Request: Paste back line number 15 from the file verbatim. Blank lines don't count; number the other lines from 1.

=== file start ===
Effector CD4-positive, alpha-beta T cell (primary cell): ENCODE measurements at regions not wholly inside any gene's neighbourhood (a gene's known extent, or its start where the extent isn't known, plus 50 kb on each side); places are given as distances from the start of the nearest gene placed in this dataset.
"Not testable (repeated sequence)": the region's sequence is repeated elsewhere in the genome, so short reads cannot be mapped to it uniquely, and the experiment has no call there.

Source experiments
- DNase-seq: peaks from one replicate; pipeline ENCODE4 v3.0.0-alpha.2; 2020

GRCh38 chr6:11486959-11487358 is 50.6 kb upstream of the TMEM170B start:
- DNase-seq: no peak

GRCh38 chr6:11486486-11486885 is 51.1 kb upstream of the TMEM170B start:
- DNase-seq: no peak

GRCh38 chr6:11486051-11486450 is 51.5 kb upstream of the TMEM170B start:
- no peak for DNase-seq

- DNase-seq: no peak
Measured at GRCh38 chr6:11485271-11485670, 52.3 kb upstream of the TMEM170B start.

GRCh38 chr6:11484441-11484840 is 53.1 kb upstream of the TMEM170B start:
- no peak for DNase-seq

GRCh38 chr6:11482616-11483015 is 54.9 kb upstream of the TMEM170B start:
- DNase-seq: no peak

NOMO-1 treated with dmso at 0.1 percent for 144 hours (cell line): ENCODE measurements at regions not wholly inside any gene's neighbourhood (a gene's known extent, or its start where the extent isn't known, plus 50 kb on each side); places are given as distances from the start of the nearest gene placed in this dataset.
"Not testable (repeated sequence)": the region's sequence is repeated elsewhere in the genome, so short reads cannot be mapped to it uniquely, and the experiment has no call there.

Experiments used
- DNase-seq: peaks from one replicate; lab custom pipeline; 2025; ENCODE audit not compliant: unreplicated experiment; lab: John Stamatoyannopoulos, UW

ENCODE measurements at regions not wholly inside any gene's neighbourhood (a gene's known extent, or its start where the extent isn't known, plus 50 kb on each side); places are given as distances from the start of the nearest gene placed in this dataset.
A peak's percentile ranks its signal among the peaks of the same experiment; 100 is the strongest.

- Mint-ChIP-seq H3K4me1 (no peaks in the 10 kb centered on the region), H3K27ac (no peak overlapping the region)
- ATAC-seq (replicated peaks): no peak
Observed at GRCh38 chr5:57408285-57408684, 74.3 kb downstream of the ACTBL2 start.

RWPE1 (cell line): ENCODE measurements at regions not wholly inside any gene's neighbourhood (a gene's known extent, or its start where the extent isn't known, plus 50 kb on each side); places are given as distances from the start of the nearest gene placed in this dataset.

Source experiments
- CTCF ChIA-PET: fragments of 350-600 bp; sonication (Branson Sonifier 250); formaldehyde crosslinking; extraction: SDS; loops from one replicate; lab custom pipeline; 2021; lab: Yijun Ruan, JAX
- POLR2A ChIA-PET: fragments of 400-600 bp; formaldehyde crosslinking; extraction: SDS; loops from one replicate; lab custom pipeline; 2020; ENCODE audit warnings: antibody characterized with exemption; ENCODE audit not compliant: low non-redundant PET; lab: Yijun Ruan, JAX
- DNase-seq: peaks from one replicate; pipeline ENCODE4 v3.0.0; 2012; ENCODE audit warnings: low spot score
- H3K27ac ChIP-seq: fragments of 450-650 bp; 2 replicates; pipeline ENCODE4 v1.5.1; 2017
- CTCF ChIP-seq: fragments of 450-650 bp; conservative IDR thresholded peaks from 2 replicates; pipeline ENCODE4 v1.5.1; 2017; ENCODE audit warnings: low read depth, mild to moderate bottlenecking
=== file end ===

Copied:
GRCh38 chr6:11482616-11483015 is 54.9 kb upstream of the TMEM170B start: